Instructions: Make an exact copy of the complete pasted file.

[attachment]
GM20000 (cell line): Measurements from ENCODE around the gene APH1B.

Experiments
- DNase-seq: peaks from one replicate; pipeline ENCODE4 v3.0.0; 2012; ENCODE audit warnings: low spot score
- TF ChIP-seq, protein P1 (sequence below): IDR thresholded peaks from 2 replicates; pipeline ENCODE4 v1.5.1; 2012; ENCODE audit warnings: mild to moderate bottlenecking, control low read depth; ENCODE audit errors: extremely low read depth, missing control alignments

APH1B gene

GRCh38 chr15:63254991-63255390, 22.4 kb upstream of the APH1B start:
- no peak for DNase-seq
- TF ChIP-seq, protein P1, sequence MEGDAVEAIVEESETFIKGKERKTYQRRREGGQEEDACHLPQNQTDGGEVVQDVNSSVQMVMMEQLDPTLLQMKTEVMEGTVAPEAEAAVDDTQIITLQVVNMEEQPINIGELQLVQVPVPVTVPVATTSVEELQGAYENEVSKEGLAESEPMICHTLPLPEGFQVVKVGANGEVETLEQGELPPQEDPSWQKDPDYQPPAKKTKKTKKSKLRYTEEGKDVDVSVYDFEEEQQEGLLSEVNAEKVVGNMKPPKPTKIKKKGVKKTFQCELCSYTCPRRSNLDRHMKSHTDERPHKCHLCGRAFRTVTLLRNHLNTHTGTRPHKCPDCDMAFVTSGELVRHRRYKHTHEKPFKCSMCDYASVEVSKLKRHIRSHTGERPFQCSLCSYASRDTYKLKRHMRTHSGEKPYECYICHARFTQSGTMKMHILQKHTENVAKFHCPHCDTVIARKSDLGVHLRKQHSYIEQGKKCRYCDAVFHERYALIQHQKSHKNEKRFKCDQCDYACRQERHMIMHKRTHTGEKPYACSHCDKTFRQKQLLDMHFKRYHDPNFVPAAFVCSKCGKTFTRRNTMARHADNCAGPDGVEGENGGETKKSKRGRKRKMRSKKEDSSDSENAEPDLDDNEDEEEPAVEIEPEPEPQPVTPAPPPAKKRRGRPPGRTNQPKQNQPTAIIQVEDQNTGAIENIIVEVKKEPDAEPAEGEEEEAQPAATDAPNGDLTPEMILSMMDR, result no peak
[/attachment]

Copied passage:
GM20000 (cell line): Measurements from ENCODE around the gene APH1B.

Experiments
- DNase-seq: peaks from one replicate; pipeline ENCODE4 v3.0.0; 2012; ENCODE audit warnings: low spot score
- TF ChIP-seq, protein P1 (sequence below): IDR thresholded peaks from 2 replicates; pipeline ENCODE4 v1.5.1; 2012; ENCODE audit warnings: mild to moderate bottlenecking, control low read depth; ENCODE audit errors: extremely low read depth, missing control alignments

APH1B gene

GRCh38 chr15:63254991-63255390, 22.4 kb upstream of the APH1B start:
- no peak for DNase-seq
- TF ChIP-seq, protein P1, sequence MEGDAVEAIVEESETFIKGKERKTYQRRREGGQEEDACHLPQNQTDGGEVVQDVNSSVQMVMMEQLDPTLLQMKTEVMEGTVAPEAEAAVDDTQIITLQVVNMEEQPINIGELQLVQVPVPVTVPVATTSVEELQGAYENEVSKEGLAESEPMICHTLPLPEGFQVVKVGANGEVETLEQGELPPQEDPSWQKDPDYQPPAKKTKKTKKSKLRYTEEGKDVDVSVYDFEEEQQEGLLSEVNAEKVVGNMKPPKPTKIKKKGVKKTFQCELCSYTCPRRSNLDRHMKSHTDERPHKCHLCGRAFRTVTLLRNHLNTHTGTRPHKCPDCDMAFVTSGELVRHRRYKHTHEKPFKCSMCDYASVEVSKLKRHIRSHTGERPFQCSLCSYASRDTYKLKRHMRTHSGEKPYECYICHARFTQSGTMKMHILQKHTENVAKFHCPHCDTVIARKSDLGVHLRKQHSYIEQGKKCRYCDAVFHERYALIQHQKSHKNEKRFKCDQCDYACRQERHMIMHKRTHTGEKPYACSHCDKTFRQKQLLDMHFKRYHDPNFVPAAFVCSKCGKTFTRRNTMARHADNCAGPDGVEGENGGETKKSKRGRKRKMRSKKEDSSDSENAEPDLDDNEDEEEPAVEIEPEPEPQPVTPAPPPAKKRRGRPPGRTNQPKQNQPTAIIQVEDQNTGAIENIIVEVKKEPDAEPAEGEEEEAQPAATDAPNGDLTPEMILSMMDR, result no peak